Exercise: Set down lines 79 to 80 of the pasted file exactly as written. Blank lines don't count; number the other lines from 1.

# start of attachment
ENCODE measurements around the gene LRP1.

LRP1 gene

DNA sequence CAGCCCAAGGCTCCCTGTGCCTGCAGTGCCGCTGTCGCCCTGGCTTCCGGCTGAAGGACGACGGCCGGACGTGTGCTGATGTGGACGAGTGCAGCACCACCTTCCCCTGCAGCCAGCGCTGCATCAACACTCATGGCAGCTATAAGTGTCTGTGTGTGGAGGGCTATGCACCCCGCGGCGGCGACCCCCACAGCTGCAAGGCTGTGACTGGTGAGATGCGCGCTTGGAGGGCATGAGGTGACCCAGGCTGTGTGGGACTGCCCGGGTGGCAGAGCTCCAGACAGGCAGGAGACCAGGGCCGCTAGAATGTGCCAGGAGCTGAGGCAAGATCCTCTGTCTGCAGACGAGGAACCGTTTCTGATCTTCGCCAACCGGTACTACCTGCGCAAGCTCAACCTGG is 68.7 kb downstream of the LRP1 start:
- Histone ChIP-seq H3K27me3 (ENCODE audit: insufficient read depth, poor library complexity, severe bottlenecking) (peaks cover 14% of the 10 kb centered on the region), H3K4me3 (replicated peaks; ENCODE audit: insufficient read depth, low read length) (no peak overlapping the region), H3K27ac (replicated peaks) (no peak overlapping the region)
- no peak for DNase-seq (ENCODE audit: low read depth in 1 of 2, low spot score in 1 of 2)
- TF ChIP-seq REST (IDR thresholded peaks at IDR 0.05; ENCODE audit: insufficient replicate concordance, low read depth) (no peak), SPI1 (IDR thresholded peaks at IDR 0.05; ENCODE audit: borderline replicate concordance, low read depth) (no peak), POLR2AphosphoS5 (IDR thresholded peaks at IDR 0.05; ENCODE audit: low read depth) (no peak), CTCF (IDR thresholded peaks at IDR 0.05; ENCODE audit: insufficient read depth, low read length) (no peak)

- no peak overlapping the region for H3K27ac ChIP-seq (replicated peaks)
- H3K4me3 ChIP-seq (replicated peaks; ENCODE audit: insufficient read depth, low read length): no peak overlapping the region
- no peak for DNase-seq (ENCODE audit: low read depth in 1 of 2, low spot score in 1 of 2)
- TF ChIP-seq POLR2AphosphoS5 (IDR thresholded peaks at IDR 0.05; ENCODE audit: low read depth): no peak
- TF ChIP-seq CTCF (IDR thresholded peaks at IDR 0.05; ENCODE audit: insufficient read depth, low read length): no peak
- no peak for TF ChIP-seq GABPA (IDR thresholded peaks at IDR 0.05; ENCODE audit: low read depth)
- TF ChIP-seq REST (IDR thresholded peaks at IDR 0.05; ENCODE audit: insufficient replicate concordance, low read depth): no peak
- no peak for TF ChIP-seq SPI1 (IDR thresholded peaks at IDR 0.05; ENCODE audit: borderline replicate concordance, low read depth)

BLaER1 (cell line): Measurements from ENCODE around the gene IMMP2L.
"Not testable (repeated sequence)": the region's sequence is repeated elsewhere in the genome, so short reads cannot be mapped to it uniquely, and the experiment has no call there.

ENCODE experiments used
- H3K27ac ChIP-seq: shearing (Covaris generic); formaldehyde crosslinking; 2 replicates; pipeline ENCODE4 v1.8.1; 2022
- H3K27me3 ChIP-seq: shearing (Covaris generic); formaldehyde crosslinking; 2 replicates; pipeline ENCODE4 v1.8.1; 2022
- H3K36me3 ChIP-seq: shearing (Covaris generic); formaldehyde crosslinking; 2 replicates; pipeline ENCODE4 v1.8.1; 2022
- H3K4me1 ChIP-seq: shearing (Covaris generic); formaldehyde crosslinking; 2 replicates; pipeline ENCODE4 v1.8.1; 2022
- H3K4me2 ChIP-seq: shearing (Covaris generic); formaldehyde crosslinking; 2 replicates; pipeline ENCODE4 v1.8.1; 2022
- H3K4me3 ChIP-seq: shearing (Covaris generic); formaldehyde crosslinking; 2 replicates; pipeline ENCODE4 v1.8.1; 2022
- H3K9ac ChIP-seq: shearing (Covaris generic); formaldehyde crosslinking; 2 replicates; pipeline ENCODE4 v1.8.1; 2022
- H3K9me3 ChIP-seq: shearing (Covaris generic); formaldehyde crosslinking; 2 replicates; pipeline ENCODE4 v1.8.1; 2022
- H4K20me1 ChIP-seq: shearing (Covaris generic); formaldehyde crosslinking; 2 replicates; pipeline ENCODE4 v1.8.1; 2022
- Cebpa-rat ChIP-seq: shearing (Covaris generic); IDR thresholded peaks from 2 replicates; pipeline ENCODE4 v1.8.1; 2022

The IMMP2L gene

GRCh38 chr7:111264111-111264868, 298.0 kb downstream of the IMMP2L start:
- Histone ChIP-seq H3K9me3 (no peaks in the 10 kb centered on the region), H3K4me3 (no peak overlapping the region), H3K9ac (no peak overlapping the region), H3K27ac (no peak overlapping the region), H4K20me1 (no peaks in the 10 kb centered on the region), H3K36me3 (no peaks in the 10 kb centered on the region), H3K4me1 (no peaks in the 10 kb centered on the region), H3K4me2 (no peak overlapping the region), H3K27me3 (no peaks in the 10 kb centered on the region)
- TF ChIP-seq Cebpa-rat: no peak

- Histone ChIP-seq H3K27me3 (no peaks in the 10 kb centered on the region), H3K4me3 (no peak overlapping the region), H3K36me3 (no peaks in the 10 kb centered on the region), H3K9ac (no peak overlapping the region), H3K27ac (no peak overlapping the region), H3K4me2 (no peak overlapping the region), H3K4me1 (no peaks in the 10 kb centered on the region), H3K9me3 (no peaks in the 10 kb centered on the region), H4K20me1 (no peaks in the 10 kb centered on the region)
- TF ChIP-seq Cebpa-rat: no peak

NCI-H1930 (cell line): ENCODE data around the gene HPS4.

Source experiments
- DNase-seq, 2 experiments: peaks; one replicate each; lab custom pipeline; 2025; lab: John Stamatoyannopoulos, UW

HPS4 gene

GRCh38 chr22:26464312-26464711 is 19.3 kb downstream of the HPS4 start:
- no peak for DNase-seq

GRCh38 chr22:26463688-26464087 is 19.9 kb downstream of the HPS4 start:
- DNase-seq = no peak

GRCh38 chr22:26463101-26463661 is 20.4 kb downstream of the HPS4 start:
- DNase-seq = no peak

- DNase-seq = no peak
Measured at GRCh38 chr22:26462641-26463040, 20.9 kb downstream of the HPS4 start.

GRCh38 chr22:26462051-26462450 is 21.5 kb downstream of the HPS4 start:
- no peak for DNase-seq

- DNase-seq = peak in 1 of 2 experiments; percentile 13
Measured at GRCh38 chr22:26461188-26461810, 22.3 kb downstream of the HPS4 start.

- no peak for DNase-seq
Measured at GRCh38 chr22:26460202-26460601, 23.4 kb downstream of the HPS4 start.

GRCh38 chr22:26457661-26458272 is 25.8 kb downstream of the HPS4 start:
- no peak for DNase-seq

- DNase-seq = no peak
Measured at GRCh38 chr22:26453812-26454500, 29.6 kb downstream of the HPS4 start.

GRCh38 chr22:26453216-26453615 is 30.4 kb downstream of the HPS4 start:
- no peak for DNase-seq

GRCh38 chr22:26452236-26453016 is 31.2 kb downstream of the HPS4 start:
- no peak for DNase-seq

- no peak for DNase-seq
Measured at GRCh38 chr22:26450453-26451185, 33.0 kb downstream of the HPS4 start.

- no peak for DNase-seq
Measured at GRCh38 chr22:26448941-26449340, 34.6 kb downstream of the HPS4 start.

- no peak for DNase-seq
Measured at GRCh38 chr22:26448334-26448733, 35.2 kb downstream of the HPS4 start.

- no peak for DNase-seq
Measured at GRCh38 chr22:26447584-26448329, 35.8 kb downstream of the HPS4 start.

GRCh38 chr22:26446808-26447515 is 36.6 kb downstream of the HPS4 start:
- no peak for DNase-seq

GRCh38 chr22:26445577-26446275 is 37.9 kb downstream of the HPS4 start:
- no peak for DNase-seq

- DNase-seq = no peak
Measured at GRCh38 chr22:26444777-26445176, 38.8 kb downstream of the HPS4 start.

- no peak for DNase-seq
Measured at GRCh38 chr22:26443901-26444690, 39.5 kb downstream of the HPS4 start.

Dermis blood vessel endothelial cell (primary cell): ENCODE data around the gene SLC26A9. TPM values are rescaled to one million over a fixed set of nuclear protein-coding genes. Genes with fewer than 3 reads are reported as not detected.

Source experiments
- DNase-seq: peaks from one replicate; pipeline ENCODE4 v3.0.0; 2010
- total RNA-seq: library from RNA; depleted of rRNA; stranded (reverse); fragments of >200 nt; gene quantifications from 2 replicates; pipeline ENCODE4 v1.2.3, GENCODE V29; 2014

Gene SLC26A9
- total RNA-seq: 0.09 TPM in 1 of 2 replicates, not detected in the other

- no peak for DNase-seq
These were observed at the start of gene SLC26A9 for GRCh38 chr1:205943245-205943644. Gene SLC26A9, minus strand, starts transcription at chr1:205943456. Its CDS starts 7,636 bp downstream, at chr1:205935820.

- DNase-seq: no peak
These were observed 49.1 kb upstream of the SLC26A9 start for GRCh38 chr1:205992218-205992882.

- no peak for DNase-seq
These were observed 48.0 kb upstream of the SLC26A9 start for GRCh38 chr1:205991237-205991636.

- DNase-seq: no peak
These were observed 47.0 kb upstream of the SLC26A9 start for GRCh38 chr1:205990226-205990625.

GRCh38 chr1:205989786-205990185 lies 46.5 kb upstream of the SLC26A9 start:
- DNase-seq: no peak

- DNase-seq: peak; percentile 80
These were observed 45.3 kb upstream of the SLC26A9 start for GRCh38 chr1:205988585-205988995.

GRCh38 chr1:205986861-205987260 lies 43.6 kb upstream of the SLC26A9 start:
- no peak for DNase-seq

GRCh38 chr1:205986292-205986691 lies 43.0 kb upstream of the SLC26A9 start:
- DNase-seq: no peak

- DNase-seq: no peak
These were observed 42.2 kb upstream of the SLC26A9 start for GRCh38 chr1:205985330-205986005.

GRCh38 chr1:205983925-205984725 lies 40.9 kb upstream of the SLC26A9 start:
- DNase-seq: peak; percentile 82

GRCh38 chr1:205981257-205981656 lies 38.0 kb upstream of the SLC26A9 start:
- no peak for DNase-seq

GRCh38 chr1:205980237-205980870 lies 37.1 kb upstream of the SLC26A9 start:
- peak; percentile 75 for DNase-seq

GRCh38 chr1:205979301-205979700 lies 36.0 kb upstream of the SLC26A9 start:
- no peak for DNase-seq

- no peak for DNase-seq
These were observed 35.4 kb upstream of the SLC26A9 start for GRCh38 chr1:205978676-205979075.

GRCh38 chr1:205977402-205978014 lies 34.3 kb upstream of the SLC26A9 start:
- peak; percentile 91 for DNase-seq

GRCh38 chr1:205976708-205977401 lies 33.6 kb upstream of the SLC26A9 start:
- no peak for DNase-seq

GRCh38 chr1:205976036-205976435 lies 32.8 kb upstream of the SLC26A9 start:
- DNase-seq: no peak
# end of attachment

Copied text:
- total RNA-seq: library from RNA; depleted of rRNA; stranded (reverse); fragments of >200 nt; gene quantifications from 2 replicates; pipeline ENCODE4 v1.2.3, GENCODE V29; 2014

Gene SLC26A9